An Overview of Manned Multi-Mission Aviation

Patrick Ryan offers an overview of manned multi-mission aviation, discussing the mission categories within the sector, which are the popular aircraft types, and the equipment typically used...

Patrick Ryan  |  20th December 2019
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    Patrick Ryan
    Patrick Ryan

    Patrick Ryan brings over 30 years of experience as a Senior Consultant helping government and business...

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    There’s an emerging realization that aviation and humanity are dependent on manned and unmanned Multi-Mission (MM) operations or services as a critical third pillar of aviation. Here, Patrick Ryan focuses the role of manned aircraft within Multi-Mission aviation…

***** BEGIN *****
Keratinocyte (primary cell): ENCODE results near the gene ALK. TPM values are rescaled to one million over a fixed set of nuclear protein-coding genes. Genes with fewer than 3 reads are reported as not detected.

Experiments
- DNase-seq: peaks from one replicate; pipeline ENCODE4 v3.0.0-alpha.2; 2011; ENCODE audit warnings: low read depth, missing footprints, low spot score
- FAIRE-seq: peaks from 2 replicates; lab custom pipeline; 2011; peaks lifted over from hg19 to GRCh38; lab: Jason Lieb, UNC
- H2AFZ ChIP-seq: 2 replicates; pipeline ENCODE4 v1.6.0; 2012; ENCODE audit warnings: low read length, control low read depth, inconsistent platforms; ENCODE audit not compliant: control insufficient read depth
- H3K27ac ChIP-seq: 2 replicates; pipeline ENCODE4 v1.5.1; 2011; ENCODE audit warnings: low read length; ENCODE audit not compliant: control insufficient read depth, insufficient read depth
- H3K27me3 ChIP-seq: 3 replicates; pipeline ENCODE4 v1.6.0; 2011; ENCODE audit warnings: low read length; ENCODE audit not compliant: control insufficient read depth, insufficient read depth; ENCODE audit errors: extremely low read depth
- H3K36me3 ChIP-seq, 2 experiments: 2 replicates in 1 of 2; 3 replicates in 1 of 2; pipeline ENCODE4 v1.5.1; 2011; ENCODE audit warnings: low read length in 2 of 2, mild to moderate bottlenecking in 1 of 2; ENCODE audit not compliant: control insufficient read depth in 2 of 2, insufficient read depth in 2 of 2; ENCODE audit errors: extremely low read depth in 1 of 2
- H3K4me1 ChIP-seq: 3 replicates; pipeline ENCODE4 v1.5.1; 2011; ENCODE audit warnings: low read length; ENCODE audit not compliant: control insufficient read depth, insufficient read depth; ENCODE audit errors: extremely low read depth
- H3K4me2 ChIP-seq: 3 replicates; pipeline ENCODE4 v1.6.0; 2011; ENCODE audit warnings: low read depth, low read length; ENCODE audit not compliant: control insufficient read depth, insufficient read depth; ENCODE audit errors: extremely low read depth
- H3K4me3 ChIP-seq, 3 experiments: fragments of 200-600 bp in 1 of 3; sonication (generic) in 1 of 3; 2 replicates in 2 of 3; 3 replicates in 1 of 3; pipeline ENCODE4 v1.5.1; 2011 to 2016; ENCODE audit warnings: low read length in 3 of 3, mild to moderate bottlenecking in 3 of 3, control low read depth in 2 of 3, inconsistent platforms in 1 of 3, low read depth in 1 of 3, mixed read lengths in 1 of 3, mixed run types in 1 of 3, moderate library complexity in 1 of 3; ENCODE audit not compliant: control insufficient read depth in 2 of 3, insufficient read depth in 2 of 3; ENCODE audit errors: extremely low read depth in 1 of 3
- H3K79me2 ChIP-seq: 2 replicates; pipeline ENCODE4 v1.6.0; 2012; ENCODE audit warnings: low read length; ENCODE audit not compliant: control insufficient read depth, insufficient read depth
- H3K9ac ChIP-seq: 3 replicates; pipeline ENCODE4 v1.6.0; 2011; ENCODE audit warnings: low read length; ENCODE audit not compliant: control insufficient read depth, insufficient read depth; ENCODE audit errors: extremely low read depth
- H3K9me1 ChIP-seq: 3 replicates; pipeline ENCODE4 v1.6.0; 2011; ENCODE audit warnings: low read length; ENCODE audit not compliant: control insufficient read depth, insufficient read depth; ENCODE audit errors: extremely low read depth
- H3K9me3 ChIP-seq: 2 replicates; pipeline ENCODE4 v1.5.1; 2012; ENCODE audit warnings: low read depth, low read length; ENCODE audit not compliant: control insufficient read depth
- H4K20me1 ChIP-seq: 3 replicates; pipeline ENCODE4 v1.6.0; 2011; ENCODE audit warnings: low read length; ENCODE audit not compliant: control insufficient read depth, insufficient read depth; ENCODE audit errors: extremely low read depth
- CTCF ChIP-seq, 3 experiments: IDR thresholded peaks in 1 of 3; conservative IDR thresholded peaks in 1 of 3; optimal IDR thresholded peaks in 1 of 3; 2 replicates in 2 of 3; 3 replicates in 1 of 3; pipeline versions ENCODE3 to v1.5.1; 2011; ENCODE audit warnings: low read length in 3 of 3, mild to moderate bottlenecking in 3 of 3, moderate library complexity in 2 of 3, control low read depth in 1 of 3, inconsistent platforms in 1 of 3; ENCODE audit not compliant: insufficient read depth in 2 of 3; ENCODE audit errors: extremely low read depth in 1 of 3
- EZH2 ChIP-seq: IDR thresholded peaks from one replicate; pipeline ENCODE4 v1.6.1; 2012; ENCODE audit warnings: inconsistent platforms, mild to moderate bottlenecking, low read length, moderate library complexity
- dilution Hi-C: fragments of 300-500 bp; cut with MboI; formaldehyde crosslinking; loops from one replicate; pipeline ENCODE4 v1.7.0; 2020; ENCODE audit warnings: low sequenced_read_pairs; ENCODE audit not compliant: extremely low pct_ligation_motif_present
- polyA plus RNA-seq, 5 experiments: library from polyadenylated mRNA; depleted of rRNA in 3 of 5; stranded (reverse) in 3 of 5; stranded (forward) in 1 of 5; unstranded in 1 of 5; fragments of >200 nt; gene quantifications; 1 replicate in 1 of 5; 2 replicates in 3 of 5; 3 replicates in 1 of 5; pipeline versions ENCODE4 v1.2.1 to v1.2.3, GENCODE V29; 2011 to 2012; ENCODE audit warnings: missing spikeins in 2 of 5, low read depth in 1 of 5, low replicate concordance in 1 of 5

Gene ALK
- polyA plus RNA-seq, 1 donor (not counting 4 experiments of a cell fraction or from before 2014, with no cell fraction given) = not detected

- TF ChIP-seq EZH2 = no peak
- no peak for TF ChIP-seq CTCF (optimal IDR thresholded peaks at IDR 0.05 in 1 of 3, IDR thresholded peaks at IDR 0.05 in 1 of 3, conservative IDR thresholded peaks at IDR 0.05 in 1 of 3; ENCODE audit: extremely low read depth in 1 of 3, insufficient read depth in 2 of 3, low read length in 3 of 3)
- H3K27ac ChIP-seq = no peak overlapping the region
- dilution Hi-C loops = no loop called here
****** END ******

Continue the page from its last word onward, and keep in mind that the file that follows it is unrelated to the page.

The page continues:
The aim of this primer is to highlight the main applications, platforms, systems, and benefits associated with this pillar of civil aviation as they relate to Manned Multi-Mission aviation.
    Together with our Overview of Unmanned Multi-Mission Aircraft we’ll cover the full spectrum of Multi-Mission aviation, helping de-mystify a sector of aviation that has traditionally been perceived as a cluster of many stand-alone independent services with all their autonomous cultures, jargon and acronyms.
    In other words, we’ll link Multi-Mission operations under a single pillar of aviation, just like General Aviation and Commercial Transportation.
    How are Multi-Mission Operations Defined?
    To quote our article ‘What are Multi-Mission Operations?’, multi-mission operations fly everything that General Aviation (GA), the airlines, air charter and military operators don’t.